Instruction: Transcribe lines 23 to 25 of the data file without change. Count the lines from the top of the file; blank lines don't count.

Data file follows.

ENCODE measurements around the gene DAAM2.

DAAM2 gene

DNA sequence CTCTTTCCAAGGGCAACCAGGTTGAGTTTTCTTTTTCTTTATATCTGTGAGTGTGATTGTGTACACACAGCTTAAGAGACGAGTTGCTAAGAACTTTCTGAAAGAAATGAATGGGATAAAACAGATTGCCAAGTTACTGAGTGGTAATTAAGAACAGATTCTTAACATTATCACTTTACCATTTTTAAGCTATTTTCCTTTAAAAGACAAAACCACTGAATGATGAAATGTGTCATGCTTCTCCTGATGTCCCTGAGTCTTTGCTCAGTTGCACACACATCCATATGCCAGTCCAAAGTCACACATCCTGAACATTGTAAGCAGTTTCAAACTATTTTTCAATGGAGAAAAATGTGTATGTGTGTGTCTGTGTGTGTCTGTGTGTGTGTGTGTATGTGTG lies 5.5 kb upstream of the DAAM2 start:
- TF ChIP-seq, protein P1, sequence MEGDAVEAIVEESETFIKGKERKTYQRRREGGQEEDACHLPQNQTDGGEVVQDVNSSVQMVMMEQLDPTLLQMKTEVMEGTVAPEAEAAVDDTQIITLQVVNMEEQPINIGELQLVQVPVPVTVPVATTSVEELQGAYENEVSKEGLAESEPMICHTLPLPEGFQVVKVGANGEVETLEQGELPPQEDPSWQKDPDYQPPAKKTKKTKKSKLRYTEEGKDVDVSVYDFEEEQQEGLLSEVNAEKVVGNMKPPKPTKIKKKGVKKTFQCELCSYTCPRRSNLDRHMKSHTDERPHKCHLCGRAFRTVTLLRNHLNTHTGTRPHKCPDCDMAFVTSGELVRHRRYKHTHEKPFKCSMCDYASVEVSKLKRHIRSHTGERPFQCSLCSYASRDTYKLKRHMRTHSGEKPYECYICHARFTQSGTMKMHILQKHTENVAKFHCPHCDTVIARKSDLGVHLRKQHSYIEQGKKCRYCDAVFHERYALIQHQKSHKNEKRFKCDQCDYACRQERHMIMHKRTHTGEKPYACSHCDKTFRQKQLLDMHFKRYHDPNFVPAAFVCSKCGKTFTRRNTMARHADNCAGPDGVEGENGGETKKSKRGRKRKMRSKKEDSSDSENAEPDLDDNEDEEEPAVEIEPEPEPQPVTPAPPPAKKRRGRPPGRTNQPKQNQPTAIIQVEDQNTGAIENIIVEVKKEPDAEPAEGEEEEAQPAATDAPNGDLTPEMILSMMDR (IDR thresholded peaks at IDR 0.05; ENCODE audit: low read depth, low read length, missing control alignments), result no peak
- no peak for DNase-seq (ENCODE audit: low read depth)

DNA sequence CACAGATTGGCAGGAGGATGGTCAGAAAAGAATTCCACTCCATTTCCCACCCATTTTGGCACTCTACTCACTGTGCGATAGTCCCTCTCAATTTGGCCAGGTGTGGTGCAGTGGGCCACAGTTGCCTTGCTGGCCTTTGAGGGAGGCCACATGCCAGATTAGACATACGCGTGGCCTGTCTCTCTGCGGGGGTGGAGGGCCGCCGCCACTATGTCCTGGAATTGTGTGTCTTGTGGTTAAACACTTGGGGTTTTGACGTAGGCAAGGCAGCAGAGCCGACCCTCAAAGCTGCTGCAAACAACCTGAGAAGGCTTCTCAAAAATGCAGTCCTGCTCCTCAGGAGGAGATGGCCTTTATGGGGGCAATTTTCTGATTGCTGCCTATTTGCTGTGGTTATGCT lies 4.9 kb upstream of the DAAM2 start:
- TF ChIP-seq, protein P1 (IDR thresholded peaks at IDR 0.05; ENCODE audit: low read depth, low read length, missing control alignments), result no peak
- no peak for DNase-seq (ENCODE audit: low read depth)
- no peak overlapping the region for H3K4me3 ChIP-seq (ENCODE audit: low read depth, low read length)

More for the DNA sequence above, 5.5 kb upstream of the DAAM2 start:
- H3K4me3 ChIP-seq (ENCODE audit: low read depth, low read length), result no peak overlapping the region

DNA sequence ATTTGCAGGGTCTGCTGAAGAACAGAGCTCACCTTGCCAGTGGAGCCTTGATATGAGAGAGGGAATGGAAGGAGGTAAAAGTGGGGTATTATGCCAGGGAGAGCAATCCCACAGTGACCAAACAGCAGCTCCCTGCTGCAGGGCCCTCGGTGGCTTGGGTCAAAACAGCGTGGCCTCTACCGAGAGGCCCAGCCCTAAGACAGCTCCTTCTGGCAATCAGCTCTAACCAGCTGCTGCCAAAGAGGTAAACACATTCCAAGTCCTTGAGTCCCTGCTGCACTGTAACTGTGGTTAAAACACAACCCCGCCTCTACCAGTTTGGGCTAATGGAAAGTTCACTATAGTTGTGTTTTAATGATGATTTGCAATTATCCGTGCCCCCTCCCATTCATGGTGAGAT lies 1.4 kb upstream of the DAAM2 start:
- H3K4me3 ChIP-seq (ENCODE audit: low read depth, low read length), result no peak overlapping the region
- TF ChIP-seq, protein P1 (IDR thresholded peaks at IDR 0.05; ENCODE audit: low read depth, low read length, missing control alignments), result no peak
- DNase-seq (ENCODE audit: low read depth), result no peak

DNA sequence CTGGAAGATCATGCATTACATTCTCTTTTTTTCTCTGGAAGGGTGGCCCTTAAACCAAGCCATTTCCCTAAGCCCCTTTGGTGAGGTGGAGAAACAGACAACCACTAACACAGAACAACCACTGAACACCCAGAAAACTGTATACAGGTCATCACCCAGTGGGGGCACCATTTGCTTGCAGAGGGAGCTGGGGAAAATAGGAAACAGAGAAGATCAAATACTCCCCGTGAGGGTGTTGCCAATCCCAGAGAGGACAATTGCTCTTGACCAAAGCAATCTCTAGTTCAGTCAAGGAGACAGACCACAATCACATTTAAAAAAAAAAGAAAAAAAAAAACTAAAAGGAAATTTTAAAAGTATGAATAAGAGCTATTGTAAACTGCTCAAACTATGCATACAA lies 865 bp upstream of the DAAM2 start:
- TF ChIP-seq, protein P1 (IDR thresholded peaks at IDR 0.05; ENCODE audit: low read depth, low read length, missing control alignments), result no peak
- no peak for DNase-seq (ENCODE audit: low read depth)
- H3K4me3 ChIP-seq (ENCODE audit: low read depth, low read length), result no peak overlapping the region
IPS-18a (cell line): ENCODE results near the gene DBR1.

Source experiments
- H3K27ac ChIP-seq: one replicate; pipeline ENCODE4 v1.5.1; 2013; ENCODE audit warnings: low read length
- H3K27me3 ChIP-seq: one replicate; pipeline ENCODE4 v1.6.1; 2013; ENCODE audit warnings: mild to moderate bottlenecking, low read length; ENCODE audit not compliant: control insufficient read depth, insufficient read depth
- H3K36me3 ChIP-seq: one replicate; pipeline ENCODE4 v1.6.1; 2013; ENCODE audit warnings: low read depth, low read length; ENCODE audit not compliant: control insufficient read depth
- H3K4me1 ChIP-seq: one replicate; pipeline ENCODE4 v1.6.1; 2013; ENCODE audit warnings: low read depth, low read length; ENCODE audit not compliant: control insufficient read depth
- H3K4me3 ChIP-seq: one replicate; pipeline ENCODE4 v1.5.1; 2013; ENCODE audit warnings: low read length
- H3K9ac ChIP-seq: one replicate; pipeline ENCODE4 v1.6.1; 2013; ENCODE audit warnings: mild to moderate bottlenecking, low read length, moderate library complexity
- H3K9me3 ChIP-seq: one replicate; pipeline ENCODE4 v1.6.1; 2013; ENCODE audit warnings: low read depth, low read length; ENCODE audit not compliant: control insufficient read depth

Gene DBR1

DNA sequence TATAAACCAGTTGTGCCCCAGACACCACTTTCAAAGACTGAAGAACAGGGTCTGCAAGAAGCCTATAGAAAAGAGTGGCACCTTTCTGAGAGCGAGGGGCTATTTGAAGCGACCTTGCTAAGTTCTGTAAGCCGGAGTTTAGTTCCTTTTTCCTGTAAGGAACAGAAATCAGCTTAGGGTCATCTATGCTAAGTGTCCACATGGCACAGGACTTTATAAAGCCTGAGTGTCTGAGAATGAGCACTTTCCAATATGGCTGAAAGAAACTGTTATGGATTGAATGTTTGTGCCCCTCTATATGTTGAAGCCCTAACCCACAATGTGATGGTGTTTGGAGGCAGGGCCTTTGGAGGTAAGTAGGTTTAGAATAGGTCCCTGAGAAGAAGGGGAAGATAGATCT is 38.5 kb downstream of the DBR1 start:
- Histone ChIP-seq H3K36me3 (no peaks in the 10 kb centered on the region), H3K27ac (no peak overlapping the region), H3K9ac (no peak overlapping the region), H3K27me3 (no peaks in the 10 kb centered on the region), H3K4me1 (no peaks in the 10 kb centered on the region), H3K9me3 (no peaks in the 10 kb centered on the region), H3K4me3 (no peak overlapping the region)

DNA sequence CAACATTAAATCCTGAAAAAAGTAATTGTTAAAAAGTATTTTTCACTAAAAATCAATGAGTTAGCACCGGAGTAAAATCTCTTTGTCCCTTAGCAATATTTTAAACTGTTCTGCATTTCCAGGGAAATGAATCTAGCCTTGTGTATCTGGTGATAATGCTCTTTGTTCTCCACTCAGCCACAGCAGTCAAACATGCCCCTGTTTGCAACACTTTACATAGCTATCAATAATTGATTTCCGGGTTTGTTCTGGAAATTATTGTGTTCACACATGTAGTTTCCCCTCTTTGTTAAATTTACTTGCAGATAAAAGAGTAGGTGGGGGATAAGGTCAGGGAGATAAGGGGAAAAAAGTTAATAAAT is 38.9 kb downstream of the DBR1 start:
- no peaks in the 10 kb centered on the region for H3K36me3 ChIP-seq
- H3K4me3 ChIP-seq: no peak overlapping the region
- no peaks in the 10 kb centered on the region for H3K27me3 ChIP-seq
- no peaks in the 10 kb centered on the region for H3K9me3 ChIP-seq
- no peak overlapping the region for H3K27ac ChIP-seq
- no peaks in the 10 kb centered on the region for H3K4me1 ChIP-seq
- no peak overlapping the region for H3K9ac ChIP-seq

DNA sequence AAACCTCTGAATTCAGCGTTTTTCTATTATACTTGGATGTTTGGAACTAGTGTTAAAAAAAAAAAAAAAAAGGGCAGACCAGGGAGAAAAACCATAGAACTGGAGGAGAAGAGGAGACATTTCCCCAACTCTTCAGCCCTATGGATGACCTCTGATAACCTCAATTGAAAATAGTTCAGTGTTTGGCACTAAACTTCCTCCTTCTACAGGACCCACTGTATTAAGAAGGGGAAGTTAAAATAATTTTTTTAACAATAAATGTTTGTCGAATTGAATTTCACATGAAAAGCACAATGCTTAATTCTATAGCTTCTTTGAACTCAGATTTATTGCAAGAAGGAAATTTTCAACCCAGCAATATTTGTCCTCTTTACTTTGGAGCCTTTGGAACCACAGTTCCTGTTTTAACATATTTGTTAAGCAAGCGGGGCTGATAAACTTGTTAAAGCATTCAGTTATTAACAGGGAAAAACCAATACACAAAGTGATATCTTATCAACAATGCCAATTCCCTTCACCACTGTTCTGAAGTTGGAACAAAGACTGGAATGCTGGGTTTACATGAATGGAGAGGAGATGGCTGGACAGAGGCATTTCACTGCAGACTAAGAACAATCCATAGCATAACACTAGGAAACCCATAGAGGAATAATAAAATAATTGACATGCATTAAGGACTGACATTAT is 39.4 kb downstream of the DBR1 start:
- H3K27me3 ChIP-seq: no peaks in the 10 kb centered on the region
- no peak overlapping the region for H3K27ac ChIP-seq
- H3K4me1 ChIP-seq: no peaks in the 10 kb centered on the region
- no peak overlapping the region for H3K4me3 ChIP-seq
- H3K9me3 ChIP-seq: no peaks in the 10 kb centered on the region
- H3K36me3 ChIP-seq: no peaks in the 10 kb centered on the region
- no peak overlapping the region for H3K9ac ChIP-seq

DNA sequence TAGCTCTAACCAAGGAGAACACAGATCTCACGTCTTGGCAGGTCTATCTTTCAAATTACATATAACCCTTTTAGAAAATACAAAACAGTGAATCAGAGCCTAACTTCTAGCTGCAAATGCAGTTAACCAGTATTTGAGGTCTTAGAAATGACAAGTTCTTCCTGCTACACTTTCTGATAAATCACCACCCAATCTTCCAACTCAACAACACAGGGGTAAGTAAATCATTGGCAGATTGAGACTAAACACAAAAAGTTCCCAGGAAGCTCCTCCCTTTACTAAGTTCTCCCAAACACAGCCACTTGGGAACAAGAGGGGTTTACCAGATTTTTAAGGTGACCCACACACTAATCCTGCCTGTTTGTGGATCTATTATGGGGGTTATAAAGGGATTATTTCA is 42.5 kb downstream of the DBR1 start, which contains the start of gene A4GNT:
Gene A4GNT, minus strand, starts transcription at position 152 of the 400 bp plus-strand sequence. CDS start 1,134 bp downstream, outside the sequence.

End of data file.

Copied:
- H3K27me3 ChIP-seq: one replicate; pipeline ENCODE4 v1.6.1; 2013; ENCODE audit warnings: mild to moderate bottlenecking, low read length; ENCODE audit not compliant: control insufficient read depth, insufficient read depth
- H3K36me3 ChIP-seq: one replicate; pipeline ENCODE4 v1.6.1; 2013; ENCODE audit warnings: low read depth, low read length; ENCODE audit not compliant: control insufficient read depth
- H3K4me1 ChIP-seq: one replicate; pipeline ENCODE4 v1.6.1; 2013; ENCODE audit warnings: low read depth, low read length; ENCODE audit not compliant: control insufficient read depth